Houston Voters Reject ‘Bathroom Law’ That Aimed to Protect Civil Rights

Voters in Houston, the only large U.S. city with an openly lesbian mayor, recently struck down a controversial ordinance that protected the rights of transgender people. Mike Blake/REUTERS

This is about bathrooms, apparently.

Voters in one of America’s largest cities have struck down a law that would have formalized anti-discrimination measures protecting a number of groups, including transgender people. Lieutenant Governor Dan Patrick led the charge against Proposition One, spearheading a campaign that alleged that the Houston city law would allow “men in women’s bathrooms.”

“I’m so proud of the voters of Houston, who turned out in record numbers, telling those who supported this, including Hillary Clinton...that you’re out of touch with America,” Patrick said during a victory speech.

The measure, referred to as Houston’s Human Rights Ordinance, was approved by the City Council in 2014 before becoming the subject of a lawsuit that made it all the way to the Texas Supreme Court, which ordered a referendum.

Referred to as “HERO” by supporters, the law included a ban on discrimination based on gender identity, which appeared to be a sticking point for some religious organizations and the majority of Houston voters. The Proposition One vote saw record turnout.

Mayor Annise Parker, the first openly lesbian mayor of a major American city, backed the law and said the effort led by Patrick was “a campaign of fearmongering and deliberate lies.”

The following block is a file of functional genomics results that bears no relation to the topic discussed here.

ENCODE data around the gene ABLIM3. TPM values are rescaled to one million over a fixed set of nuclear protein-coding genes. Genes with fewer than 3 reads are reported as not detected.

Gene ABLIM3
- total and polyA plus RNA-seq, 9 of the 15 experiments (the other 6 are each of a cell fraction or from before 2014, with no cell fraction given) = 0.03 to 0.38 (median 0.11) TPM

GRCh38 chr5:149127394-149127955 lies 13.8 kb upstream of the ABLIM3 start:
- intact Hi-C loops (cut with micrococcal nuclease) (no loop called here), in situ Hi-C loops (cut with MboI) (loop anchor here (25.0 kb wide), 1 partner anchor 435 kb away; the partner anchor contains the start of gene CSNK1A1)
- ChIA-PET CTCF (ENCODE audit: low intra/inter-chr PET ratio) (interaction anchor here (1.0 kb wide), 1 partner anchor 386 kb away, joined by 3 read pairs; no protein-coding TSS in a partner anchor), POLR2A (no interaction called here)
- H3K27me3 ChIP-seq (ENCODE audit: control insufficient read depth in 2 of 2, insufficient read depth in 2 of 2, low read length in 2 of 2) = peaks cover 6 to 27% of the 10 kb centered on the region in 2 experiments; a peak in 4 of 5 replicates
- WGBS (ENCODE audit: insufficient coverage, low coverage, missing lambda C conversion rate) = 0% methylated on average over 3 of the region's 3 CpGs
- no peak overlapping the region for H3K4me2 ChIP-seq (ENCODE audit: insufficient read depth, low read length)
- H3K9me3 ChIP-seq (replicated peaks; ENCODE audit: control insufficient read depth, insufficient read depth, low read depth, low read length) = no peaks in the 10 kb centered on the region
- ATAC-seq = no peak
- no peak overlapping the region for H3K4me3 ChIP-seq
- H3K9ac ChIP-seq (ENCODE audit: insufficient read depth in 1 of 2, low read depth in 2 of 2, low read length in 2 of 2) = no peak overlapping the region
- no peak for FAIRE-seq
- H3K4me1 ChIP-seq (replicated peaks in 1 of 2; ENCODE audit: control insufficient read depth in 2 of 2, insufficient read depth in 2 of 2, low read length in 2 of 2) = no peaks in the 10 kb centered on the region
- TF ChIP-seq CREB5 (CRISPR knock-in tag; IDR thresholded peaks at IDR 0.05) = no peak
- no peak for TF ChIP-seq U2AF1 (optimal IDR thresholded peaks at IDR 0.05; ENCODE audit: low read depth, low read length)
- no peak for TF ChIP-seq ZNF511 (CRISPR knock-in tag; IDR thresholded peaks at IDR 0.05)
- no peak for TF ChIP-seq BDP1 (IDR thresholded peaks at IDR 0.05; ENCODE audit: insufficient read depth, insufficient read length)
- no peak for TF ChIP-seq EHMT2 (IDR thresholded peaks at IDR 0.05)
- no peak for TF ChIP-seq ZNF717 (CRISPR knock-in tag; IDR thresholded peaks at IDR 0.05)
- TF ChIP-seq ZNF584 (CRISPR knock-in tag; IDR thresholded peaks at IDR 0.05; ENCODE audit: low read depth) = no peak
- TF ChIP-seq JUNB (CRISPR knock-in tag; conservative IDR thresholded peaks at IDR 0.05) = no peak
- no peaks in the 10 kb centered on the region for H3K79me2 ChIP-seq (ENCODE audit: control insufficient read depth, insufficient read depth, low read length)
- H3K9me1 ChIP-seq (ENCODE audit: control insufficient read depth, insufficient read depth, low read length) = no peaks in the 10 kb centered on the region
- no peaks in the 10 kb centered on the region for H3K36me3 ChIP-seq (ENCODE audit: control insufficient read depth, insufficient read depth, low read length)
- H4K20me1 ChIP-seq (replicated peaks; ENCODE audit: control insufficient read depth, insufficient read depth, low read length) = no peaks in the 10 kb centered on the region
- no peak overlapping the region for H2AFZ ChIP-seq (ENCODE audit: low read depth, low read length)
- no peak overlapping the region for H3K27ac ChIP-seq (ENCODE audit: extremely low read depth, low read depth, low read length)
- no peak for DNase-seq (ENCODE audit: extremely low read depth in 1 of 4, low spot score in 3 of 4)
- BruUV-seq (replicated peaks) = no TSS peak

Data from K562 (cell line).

The opposition reached out to voters with ads on local TV:

Proponents of HERO argued that the law extended protections in writing to a group that still faces discrimination and intolerance. Opponents argued that it would allow men disguised as women to enter bathrooms and harass children.

Parker seemed to attribute the vote’s outcome to a misinformed public, but the rhetoric of the bathroom ads raises another question: Do the majority of voters in Houston consider transgender individuals to be persons posing or disguising themselves as another gender, or persons who have a legitimate claim to a gender identity?

Many Houston businesses, including the commerce group Greater Houston Partnership, backed the law on the grounds that it would encourage economic growth by creating an inclusive environment. Religious groups countered that it would infringe on the free practice of religion by forcing business owners to recognize transgender people.